Year-End Lists and Recent Reviews

2012 was a very good year for new works in the science fiction and fantasy genres. Tad’s latest novel, The Dirty Streets of Heaven and his novella “Three Lilies and Three Leopards (And A Participation Ribbon In Science)” garnered mentions in several “Best Of” lists.

Three Lilies and Three Leopards by Tad WilliamsTangent Online 2012 Recommended Reading List lists “Three Lilies and Three Leopards (And A Participation Ribbon In Science)” in the “Novellas Three Stars” category. The novella was published by Subterranean Online, Winter 2012.

You can read Tad’s story here.

The Dirty Streets of Heaven was included in Best Of lists from Lit Reactor (Top Ten: The Year’s Best Fantasy 2012) and Pat’s Fantasy Hotlist (Speculative Fiction Top 10 of 2012), and paulgoatallen for Barnes and Noble (The Best Paranormal Fantasy Releases of 2012) gives The Dirty Streets of Heaven an honorable mention.

Both The Dirty Streets of Heaven and “Three Lilies and Three Leopards” are eligible for this year’s Hugo and Nebula awards, and nominations are still open! (Just sayin’. ~LT)

The Dirty Streets of Heaven by Tad WilliamsDemons, Angels, Monsters and Mysteries: A Review of The Dirty Streets of Heaven
by Jeremy Erman for Black Gate Magazine, 21 Jan 2013

A few days after receiving the book, I went to a party at a neighbor’s house and, passing a table outside, came across a group of people talking about, of all things, Tad Williams! I joined the conversation and ended up telling them that I loved Williams’ work, had met him, and had an advance copy of The Dirty Streets of Heaven.

Completely unsurprised, two of these nice people told me that they had already read The Dirty Streets of Heaven, it was very good, and why hadn’t I read it yet?

I mumbled something, but had no real answer. As the conversation progressed, I realized I was in way over my head. These weren’t just fans or friends of Tad’s:

They were his parents.

It was not the intimidating work I had imagined. Yes, it has more swearing and sex than Williams’s other books (frequently carried out by angels, of course), but underneath the gritty exterior are the same compelling storytelling, sympathetic characters, and imaginative writing that have always been Williams’s hallmarks. And this is probably the funniest book he’s written; the humor starts on page one and doesn’t let up till the end.

Read the complete review here — including photos of some of the real-world places that show up (in somewhat altered form) in the novel. (Bonus!)

The Dirty Streets of Heaven is reviewed by Carolyn Cushman in the January 2013 issue of Locus.

Swashbuckling Inquiries Reviews The Dirty Streets of Heaven
by Jormungandr, 11 Nov 2012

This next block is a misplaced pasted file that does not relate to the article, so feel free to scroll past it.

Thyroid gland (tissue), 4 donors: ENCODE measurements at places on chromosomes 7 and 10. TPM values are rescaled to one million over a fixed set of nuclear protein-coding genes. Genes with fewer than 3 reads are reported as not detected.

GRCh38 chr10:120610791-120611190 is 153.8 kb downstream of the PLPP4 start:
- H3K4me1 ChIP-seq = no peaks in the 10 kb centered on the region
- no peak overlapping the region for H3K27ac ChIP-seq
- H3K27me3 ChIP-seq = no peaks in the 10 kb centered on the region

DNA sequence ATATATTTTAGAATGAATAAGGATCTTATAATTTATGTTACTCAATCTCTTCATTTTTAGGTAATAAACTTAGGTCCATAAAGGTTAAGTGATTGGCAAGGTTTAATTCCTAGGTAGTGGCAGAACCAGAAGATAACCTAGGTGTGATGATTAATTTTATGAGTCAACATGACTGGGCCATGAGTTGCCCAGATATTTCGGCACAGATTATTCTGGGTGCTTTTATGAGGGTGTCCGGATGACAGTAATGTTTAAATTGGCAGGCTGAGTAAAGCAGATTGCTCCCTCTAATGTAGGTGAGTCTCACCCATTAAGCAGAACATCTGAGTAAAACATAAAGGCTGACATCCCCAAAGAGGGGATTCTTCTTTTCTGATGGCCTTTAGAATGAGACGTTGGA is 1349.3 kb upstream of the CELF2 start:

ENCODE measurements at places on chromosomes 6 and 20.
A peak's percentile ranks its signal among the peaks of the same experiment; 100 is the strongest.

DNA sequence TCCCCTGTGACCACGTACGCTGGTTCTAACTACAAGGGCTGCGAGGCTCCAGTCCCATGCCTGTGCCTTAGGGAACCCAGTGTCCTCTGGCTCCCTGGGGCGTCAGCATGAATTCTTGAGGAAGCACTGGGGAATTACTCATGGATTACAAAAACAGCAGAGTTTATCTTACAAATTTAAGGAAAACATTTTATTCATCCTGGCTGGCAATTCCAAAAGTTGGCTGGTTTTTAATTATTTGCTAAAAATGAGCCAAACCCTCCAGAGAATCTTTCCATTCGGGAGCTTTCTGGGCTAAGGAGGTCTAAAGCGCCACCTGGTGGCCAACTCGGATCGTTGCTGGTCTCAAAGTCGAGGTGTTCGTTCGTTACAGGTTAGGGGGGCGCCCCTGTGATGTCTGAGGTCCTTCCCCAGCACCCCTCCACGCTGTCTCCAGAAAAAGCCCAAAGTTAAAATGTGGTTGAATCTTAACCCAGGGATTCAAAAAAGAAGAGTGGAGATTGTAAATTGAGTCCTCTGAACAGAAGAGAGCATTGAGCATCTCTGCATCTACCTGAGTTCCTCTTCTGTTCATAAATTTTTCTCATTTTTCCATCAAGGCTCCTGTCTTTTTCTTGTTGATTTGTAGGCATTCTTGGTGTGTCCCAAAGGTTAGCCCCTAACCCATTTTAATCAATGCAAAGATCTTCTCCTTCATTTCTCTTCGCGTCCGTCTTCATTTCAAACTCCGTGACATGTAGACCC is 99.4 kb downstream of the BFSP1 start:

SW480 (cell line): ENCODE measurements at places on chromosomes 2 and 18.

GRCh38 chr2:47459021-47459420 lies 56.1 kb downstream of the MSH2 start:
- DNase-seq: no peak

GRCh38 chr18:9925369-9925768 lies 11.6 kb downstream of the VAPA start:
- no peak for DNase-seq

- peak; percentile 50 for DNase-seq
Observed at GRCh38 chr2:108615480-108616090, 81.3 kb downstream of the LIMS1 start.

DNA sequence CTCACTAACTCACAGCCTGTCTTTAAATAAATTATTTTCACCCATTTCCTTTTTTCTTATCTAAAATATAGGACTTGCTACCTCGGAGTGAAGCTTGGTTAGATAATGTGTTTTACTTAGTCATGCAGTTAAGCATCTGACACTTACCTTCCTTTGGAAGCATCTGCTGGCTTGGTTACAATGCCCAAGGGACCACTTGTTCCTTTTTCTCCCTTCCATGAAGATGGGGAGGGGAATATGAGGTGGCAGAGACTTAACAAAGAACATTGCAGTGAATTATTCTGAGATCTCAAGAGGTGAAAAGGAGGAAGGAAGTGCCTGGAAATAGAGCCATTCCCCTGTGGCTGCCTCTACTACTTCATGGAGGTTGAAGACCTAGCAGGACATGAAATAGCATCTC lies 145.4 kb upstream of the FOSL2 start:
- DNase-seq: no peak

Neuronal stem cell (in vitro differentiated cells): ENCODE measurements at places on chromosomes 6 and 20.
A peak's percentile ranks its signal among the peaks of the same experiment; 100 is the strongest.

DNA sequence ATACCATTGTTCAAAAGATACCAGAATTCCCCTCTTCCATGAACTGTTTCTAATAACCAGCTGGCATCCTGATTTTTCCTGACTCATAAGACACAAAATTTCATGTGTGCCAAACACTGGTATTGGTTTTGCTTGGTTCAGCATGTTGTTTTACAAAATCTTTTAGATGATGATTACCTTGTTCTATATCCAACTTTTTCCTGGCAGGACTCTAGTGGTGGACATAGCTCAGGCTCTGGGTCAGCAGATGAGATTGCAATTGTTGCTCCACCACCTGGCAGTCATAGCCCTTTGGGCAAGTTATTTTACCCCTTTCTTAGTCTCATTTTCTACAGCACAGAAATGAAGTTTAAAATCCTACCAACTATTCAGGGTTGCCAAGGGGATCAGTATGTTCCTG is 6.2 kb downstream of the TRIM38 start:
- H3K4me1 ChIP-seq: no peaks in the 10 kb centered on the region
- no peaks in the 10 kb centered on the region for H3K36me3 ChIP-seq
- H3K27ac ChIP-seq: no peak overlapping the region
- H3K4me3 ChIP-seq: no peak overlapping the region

Williams has written a book that’s just a delight to read. It’s a page-turner written in a black noir tone that made even a jaded reader such as myself chuckle a few times. But there’s plenty of weird stuff in there too, which is all the more impressive because Williams never stoops to vampires or witches or werewolves. It’s all angels and demons and biblical vengeance, and it’s compelling stuff.

Read the review here.

Stone of Farewell (1990)Fantasy Faction Reviews The Stone of Farewell
by Alister Davison, 7 Dec 2012

There’s nothing at all wrong with this novel, which is a worthy sequel to its predecessor. All that I loved about The Dragonbone Chair is here: a wonderfully-realised world populated by rich and interesting characters; villains to hiss and heroes to cheer; the eternal conflict between good and evil with – like the aforementioned Empire Strikes Back – the heroes being on the back foot. I didn’t continue all those years ago, but Green Angel Tower is calling, and this time I’m looking forward to getting there.

Read the review here.

Otherland: City of Golden Shadow (1996)Tad Williams: Otherland an information age dystopia
by Alejandro Delgadillo for bilateralWARP, 25 Aug 2012

Tad Williams’ Otherland series is a unique combination of science fiction, mythology and fantasy. It sounds like a hodgepodge of genres and yet, it is one of the finest collection of books that I’ve read. Williams presents us with a dystopia, South Africa still licking its wounds from overthrowing apartheid. A lot of the focus is on the virtual reality-online service that is offered in almost every home. Allowing people to browse, research, play with an interface whose sophistication is only limited by money. The virtual reality is able to provide audio, tactile, scent and video input directly to the user. The most basic equipment limiting user to video and audio input.

…Aside from being an amazing read in its own right, Otherland makes me plain paranoid.

Read the review here.

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